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Black and White This work is considered exceptional by our editorial staff.

Reddish dust blew in their eyes. The fire spat.

“Don’t look at me like that.” The pale girl leaned over her food, glowering into the fibrous mush.

“Like what?” the black man stretched out, looking at her from beneath his thick dark brow.

“Like I’m white.” She poked the mush and scowled at the world in general.

“You is white.”

“I am not!” She looked up suddenly and glared at him, looking straight into the eyes glittering darkly under the bristle of eyebrows. “I’m quarter blood Mexican.” she spat into the mush, stirred it around, and took a tentative bite. She seemed to shrug—her face was unexpressive, even angry as she was.

“You think that matters to me?” the black man yawned. “You look white. You act white. The way you play widat food is white. But I ain’t gonna judge.”

She laughed. “Judge!” she poked at the mush some more, face contorting in a grin as she held back what looked like laughter. “Judge.” the grin switched off like a light. She tossed the bowl towards the fire. “You’re right. I ain’t going to eat this.” She stretched her feet out and then curled them in again, laying her head on a rock. “But I ain’t white. Don’t treat me like one.” And she closed her eyes, staring through the lids into the fire.

After a moment of silence the black man stirred. “What your name be, girl?”

She was silent for a beat. “Paradox,” she finally lied.

He laughed deeply: a deep belly laugh that reminded the pale young girl of Buddha for some reason. “That’s a bullsh*t name, girl: there ain’t nobody white or black who name their kid Paradox.”

“I’m not black either. You call me Paradox or call me nothin’ at all. You’re choice. That’s the only name I got.” She didn’t look up from the fire, or even open her eyes. Under her jacket, one hand clutched a knife. It was purely out of habit—she didn’t think that he would try anything with her. Just having a weapon was comforting.

“Alright.” The black man settled down again. “You win. Nothin’ at all.” He shook his head and laughed, quieter. “Paradox. That be fitting, f’ someone like you.”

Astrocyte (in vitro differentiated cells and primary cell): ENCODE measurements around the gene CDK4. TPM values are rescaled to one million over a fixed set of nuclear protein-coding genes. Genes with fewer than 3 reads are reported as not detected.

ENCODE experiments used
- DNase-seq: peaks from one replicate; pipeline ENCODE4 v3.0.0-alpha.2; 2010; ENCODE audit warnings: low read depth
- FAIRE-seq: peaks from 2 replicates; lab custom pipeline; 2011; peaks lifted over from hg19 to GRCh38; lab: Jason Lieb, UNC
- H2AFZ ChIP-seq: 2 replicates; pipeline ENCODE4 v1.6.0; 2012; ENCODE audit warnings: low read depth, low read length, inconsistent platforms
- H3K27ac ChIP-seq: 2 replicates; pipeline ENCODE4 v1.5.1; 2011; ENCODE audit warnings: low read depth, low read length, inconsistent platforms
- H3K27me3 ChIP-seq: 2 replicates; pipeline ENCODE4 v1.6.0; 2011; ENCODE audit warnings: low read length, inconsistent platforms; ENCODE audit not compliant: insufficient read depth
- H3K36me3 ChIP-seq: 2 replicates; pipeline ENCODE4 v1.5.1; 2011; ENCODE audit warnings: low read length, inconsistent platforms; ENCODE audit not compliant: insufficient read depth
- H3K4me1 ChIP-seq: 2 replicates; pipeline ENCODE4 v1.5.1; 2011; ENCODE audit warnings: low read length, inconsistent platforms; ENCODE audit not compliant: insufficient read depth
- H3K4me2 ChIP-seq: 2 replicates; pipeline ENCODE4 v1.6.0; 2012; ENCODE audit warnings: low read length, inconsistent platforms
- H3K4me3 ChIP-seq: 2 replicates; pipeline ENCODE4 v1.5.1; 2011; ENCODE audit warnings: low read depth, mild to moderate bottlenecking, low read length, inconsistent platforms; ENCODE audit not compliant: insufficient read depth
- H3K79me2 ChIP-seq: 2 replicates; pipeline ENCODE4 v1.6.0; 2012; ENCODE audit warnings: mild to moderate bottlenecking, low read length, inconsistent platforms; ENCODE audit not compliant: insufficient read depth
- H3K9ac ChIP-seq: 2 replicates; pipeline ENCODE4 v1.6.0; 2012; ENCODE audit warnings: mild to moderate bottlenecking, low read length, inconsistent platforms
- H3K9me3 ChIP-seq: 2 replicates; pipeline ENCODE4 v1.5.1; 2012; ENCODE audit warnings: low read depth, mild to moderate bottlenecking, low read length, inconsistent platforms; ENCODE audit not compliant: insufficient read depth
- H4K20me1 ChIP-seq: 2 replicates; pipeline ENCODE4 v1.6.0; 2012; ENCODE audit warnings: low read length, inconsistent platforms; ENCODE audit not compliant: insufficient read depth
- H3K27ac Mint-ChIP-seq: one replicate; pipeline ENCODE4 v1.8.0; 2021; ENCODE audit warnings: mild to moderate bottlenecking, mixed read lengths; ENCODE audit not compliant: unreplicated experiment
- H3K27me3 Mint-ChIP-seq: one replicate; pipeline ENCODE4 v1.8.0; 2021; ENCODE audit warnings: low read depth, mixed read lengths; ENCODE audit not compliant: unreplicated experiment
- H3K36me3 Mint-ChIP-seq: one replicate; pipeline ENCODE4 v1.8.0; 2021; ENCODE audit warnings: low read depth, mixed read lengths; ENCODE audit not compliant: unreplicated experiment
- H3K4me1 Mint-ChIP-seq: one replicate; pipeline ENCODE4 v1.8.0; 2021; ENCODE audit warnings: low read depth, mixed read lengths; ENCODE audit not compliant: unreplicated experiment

In the dark she smiled darkly on the hard baked ground. “You’re name?”

“Louise,” He said promptly. “And that be the truth.”

Paradox tightened her knife hand. “There ain’t no truth.”

After that, nothing was said for a long time. The sun set on the desert in unbroken silence. Dusk went on and on.


A harsh wind stirred and blew more dust at them. The black man came alive again. “So why you hate the whites so much, girly?”

“Why I hate them?” She muttered to herself. “Why you hate them?”

Louis pulled his shirt up over his eyes. “I don’t hate them.”

“How can you not? After what they did to your people? To the Native American people? To all the Native peoples, all over the f***ing world?” Suddenly she was yelling, and hot tears were seeping from her eyes. Softer she added, “And with what they’re still doing? Even after the end of the world?”

There was a long, slow sigh. He didn’t answer for a full five minutes. They stared up at the brightening stars. “Because you can carry around so much hate, girl.” They could see Mars. “More than you can ever know.” It was a glittering white speck, just above the setting sun. “You see one group hatin’ and you hate them back. Maybe you kill a few of ‘em. And then you find out that they were just like everyone else.” As the clouds were dyed yellow and then orange, Mars seemed to float away from the sun and out into the dark sky. “Just like you.” It joined other stars and got lost. “Just like me. Everybody be hatin’ all over the world. Hatin’, killin’, rapin’ each other, and it just don’t ever stop.” Mars glittered. The black man found it. “You can’t hate everybody.”

There was a long beat of silence. The bugs had stopped. Even the shadows under the rocks seemed to be listening.

“Can’t you?” she asked blightedly. There was no answer.